And most of the words come from my utter contempt for everything and everyone around me.

(that’s a joke (mostly))

Oddly enough, and despite the haphazard way that this music is put together, there seems to be a pleasant consistency to it. It’s definitely the noisiest, most atonal and possibly the darkest music I’ve been a part of making. My wife would only describe the last track as ‘depressing’. Which I guess is a fitting term for this stuff.

-Currently, you’re releasing tracks one at a time via Youtube and Soundcloud, do you plan on a compilation at some point?

No. I’d rather just keep putting out a song or two at a time and leave it at that. Everything is and will be available for free through soundcloud, so I encourage you to download stuff as I write and record it and then make your own playlists. If there was to be an album or a compilation, that would be a little too close to me taking this seriously.

Hey kids, music is a hobby at best and the more you take it seriously in the ‘career’ sense, the more you’re going to look like a pathetic sucker when you get old like me.

Like I mentioned earlier, I started doing this to have something to listen to in my car on the way to work. I decided to start posting things online because I thought there may be a handful of people in my Facebook friends list who might enjoy it. It won’t go any further than that, and for those handful of people this is my gift to them. Above and beyond that is the realm of the stupid man, and the realm of the naive man.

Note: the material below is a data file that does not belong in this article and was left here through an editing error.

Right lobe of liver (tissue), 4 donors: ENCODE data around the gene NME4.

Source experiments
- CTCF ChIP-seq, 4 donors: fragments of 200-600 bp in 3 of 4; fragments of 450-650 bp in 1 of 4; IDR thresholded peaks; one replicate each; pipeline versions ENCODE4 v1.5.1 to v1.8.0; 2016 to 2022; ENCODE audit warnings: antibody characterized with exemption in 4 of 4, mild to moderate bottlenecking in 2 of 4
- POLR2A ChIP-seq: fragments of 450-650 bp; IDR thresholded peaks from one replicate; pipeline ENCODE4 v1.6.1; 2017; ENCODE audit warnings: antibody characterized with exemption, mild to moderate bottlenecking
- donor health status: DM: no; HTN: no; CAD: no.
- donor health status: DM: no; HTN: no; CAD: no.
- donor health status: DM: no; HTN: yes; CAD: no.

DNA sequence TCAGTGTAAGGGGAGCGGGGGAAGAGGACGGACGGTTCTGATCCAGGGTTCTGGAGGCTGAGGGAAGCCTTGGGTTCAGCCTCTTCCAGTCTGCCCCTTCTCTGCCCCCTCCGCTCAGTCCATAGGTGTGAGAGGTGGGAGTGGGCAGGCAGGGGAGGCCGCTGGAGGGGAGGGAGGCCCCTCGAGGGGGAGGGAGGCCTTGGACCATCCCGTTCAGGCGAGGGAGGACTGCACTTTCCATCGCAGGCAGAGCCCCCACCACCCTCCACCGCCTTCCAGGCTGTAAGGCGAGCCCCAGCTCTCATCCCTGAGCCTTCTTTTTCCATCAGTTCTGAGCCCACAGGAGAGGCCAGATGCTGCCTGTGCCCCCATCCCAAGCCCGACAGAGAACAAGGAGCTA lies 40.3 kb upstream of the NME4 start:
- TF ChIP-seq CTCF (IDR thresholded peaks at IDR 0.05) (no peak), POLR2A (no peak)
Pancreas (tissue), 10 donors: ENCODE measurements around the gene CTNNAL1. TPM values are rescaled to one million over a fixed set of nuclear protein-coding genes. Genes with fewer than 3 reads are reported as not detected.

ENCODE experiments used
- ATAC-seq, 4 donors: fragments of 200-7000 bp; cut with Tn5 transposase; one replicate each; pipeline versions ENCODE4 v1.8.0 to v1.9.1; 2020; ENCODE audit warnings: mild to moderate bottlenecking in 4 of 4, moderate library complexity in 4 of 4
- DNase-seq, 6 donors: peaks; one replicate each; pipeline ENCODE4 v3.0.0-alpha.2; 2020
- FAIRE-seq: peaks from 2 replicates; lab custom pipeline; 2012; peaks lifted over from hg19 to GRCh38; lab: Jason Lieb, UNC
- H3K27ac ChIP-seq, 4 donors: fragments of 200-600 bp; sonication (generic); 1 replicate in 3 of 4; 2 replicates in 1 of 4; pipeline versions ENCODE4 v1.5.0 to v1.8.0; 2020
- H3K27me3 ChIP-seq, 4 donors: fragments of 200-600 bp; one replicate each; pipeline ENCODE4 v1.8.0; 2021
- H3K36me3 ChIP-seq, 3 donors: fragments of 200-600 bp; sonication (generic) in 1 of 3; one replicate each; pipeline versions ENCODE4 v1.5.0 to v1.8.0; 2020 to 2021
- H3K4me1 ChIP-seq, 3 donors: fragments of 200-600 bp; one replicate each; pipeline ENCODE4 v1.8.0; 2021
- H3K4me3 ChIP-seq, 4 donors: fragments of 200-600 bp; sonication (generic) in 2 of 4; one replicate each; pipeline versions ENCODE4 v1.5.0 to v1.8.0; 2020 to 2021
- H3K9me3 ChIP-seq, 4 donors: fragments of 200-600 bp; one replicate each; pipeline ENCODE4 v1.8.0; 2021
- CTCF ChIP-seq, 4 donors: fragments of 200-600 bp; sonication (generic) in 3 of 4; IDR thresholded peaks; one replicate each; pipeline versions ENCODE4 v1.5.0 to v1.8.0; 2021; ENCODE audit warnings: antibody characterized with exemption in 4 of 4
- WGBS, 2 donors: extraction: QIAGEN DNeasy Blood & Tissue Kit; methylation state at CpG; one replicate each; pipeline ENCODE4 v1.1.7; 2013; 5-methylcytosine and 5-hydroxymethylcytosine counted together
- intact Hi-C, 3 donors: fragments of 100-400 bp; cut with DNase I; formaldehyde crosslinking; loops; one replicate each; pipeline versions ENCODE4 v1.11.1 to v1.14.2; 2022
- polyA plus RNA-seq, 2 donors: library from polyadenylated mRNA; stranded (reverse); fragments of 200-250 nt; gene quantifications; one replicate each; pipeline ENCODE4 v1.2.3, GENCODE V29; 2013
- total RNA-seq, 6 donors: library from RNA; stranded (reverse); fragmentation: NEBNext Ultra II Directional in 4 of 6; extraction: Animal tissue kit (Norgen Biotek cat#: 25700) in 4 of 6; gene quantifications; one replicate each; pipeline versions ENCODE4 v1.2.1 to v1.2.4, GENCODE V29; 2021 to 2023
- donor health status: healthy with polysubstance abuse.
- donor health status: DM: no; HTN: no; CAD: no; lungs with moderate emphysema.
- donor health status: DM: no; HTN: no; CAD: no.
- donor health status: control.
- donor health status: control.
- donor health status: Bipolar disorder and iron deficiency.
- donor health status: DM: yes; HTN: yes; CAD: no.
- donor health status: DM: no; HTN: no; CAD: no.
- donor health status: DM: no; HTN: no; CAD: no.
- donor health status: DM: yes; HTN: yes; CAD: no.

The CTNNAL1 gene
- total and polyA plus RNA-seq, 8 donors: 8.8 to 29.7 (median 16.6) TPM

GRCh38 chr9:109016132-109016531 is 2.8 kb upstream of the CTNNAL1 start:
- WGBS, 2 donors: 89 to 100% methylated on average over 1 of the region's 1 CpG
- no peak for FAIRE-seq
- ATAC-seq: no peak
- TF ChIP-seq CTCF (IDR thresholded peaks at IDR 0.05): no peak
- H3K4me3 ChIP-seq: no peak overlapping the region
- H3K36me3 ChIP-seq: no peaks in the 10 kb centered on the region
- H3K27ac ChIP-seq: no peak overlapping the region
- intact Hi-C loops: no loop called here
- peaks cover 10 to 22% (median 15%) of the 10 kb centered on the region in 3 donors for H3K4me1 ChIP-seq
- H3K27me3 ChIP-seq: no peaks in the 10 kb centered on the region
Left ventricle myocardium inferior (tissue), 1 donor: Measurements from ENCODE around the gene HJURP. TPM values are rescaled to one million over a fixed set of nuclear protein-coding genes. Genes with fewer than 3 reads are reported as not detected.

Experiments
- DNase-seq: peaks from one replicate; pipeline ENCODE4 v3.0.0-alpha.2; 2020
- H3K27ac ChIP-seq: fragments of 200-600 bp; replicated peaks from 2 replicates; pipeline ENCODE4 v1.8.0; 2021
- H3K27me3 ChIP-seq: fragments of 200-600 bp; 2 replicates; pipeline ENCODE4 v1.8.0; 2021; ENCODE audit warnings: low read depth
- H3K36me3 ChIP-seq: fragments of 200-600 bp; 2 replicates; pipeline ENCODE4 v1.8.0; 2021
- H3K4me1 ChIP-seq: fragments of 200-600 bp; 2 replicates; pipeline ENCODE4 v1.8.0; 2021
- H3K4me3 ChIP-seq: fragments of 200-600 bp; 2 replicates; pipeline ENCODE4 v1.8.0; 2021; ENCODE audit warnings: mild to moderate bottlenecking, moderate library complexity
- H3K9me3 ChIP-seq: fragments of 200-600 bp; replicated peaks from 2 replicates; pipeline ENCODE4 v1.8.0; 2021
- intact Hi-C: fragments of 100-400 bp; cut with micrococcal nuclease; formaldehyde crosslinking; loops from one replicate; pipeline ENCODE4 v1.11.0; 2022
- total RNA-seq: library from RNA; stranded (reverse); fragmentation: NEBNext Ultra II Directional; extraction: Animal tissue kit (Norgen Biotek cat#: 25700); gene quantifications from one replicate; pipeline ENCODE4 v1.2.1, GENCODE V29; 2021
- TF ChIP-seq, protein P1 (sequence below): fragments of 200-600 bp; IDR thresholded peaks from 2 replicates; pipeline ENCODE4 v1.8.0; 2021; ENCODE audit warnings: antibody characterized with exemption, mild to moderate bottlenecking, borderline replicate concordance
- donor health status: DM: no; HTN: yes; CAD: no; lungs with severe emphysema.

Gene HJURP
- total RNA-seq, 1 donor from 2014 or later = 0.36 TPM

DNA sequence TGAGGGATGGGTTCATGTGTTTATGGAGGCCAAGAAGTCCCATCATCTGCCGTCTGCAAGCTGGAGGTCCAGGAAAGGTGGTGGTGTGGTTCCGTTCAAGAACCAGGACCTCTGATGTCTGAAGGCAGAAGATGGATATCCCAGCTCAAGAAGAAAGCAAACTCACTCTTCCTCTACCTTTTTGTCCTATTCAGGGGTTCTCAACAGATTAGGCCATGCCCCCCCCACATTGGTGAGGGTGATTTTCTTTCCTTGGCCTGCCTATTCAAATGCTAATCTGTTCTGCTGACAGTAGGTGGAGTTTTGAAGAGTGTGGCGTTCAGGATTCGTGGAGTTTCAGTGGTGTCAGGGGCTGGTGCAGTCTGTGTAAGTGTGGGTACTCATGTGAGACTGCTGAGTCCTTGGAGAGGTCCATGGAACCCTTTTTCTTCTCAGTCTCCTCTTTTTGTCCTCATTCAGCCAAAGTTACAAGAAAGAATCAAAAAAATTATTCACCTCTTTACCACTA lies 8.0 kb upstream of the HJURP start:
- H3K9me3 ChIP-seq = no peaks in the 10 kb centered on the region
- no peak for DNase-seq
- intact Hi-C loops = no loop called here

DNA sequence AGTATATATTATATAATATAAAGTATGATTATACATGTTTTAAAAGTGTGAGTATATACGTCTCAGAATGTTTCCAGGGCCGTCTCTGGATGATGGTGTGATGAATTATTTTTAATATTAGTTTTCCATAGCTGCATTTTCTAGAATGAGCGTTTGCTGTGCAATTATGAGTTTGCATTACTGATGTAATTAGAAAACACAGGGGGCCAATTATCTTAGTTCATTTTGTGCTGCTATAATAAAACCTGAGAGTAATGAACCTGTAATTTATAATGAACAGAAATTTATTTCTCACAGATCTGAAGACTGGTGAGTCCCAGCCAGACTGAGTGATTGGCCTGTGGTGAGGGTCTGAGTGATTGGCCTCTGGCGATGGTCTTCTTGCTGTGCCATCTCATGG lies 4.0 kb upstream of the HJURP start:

The idea of doing an album, trying to get financial support from somewhere for touring, trying to build a fan base and all that is laughable to me. What people seem to fail to realize is that living comfortably and supporting yourself making original and interesting music is done; the market is dead. And you’re a shortsighted fool if you think otherwise.

Once you give up on the dream of doing something musically interesting for a living, the process becomes exponentially more rewarding. When you’re doing this for the sake of doing this and not ‘trying’ anymore, it feels better, more relaxed and somehow more honest. Basically, I recommend giving up. Not quitting, but giving up on the ‘dream’